On Saturday, students from the Brody School of Medicine, ECU School of Nursing, and the Department of Physician Assistant Studies participated in the Interprofessional Triage and Emergency Assessment and Management (ITEAM) Day Mass, hosted by the Brody School of Medicine Emergency Medicine Interest Group. Casualty training activities. October 14th. The training provides a unique opportunity for students from different healthcare disciplines to collaborate and gain practical experience in managing emergencies.
Experts from the ECU School of Nursing, Brody School of Medicine, Department of Physician Assistant Studies and ECU Health EastCare provided students with interactive instruction on procedural skills such as basic airway management, bleeding control and triage techniques. Students then applied these skills in mass casualty simulations at the Brody School of Medicine’s Interprofessional Clinical Simulation Center.
“ITEAM Day is good for promoting collaboration and interprofessionalism among different healthcare providers,” said Stephiya Sabu, a first-year student at the Brody School of Medicine. “It’s important to do this in the event of a mass casualty incident because they can be very stressful, and gaining this experience in advance will be helpful if we encounter such a situation in the future.”
This year’s simulation is a mass shooting. The Office of Clinical Skills Assessment and Education provided simulated patients depicting symptoms and behaviors consistent with injuries sustained in a mass shooting, including confusion and panic.
The ECU School of Theater and Dance used its expertise in impressions and makeup to create lifelike wounds on simulated patients, adding an extra layer of realism to the exercise. The ECU Student Union provides funding for food and materials.
Students participating in the simulation were mentored by a multidisciplinary team of experts who provided feedback throughout the training process. Chuck Strickland, Outreach Coordinator at EastCare, served as an instructor and provided valuable insight into the role that Emergency Medical Services (EMS) plays in a mass casualty incident. Students received education on initial EMS response, patient management, and treatment strategies.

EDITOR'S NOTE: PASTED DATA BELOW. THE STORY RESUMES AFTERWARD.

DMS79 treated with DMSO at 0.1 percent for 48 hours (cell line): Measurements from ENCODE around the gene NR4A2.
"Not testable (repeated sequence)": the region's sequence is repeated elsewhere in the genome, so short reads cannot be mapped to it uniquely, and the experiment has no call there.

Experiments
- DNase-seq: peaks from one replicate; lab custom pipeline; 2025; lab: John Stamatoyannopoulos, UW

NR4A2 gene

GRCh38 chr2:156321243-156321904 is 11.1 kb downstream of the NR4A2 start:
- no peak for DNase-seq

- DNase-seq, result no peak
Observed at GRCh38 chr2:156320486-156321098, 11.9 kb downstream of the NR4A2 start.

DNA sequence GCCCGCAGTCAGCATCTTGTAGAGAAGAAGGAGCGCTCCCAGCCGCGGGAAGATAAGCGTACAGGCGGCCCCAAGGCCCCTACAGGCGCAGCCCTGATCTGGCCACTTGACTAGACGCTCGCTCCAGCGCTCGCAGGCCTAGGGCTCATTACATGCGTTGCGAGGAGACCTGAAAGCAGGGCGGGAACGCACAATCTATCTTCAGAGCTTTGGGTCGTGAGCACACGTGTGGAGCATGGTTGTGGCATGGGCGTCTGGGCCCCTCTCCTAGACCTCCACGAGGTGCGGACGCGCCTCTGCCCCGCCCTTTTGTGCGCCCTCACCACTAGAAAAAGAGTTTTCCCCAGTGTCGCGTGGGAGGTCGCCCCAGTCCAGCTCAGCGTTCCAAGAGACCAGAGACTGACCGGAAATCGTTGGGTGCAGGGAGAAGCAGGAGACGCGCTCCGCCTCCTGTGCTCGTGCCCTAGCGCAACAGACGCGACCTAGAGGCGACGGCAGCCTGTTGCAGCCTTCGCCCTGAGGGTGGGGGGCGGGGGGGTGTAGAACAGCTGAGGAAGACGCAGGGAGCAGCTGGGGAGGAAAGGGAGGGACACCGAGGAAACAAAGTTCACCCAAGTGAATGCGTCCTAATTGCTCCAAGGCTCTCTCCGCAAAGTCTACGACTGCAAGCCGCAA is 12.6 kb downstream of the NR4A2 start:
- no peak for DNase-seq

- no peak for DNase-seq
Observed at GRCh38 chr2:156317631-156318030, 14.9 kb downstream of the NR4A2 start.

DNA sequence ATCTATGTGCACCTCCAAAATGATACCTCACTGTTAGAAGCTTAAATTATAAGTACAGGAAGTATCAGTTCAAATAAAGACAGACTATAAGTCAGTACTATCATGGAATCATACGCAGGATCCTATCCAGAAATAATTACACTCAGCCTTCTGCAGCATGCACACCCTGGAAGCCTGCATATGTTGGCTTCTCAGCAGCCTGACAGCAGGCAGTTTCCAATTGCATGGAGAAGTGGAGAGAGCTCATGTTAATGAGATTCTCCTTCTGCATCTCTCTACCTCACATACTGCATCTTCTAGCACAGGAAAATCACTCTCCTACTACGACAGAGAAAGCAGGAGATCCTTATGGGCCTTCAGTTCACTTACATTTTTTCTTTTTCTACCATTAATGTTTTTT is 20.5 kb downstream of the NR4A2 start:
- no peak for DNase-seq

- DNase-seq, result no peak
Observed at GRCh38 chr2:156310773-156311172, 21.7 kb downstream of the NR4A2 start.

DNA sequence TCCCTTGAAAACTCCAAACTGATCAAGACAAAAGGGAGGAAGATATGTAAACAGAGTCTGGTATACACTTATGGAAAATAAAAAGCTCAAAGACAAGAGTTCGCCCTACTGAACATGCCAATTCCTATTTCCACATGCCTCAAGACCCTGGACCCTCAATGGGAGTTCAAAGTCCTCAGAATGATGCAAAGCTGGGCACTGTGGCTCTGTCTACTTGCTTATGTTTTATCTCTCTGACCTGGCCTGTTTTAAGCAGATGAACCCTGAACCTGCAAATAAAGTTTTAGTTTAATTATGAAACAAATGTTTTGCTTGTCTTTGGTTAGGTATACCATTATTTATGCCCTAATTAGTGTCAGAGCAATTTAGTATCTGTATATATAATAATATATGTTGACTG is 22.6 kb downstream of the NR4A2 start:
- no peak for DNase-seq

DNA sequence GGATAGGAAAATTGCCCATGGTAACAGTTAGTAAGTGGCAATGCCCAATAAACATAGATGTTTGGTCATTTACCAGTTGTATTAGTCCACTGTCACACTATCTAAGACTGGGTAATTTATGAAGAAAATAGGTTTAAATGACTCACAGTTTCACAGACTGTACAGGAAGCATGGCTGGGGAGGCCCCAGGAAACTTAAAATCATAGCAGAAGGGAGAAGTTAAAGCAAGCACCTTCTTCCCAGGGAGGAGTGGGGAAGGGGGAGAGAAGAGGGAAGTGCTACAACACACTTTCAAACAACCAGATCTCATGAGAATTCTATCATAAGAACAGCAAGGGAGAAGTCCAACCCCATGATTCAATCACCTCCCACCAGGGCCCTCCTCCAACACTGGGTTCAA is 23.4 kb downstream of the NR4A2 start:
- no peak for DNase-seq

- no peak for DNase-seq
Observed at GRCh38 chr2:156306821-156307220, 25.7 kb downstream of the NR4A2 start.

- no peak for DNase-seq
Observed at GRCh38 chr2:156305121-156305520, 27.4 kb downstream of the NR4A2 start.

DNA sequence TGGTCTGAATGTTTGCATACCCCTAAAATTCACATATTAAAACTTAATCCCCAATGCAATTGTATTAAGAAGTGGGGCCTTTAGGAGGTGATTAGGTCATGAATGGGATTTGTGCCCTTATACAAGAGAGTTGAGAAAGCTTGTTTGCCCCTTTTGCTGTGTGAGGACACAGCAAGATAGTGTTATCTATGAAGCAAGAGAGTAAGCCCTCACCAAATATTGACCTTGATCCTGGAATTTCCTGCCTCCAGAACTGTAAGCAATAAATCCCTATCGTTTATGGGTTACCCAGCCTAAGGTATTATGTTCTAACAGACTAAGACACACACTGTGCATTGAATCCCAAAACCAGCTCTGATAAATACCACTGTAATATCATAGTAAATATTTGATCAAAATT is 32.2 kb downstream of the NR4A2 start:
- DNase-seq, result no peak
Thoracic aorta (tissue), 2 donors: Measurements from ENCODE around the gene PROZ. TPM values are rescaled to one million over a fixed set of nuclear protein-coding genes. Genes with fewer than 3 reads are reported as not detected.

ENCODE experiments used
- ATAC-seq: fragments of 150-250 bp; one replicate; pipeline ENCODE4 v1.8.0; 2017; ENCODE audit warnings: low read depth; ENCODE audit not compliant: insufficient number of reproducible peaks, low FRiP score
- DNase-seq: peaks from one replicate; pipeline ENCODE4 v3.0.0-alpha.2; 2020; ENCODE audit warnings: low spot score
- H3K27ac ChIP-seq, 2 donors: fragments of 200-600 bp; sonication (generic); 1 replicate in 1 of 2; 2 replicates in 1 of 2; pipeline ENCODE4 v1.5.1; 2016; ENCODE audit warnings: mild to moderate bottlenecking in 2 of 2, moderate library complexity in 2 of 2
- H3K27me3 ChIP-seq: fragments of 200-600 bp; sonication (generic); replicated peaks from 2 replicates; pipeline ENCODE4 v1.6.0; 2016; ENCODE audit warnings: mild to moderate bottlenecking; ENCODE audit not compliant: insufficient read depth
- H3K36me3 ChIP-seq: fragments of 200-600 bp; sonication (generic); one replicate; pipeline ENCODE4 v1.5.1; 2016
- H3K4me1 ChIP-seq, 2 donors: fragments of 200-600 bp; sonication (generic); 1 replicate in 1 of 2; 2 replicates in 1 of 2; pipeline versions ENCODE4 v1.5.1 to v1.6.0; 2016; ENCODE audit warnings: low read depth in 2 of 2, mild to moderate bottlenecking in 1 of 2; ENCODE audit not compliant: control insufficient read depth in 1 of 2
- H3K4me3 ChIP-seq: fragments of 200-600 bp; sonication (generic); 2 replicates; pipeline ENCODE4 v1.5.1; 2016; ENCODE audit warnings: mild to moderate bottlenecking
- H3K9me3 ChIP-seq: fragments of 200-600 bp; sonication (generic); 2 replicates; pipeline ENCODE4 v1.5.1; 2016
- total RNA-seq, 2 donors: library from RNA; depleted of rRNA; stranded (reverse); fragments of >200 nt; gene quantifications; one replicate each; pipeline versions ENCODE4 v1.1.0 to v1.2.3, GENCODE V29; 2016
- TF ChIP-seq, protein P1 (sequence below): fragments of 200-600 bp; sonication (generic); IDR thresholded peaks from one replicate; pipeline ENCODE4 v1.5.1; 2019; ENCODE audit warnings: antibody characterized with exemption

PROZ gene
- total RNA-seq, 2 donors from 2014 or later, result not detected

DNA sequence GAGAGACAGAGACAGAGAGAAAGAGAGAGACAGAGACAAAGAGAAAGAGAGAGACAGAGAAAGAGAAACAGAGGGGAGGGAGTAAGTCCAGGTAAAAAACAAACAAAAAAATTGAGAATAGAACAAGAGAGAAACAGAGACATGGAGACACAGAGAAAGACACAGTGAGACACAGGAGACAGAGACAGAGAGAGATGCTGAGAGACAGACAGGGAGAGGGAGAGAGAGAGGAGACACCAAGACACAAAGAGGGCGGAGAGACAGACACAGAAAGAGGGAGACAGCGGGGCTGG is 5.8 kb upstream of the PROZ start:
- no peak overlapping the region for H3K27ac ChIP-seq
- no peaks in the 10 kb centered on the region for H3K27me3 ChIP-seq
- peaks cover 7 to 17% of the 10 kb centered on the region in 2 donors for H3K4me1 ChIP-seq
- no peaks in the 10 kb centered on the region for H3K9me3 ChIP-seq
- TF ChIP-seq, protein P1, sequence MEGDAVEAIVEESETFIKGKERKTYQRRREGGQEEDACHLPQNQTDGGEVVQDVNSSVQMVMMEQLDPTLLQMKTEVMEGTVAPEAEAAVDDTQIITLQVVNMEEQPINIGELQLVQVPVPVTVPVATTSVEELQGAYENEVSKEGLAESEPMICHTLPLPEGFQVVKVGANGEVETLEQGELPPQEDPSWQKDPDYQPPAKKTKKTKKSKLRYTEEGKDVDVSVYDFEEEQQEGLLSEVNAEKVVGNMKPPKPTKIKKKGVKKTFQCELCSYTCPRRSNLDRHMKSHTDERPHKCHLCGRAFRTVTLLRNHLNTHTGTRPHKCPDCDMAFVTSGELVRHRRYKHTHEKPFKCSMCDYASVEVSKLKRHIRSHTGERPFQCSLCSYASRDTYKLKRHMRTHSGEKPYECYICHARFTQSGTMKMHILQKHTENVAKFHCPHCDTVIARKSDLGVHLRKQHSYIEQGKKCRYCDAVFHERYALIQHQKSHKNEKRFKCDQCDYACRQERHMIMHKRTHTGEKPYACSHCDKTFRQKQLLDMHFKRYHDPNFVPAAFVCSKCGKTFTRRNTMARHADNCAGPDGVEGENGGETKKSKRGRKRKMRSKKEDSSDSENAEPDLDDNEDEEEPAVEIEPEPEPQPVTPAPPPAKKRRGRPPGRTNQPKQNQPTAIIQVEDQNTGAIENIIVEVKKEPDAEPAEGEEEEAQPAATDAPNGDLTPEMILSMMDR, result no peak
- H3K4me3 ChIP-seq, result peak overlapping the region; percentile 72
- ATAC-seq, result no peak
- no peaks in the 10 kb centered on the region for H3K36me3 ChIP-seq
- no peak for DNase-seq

“It’s important for students to understand the role EMS plays in initial patient triage and how we request resources and determine patient destination,” Strickland said. “EMS identifies the number of patients and their severity and then has nurses, physicians and physician assistants provide on-site care to high-severity patients. Students also learned about the role of critical care transport and how these professionals would be involved.”
Nursing students, medical students and physician assistant students share their expertise while working together to promptly triage and treat patients. Both students and teachers emphasized the importance of applying classroom learning to simulated real-life scenarios, emphasizing the practical value of such experiences.
“Recent events in our community underscore the unpredictability of mass casualties and how horrific they can be,” said Lachlan Younce, a first-year student at the Brody School of Medicine. “As a medical student, I try to Understand my role as a medical professional in these situations. Participating in this mass casualty exercise taught me important skills such as patient triage, resource-efficient care, and working with my healthcare colleagues, including personal assistants and nurses) and the importance of teamwork when working together. I am grateful that this ITEAM training experience helped prepare me to become a medical professional.”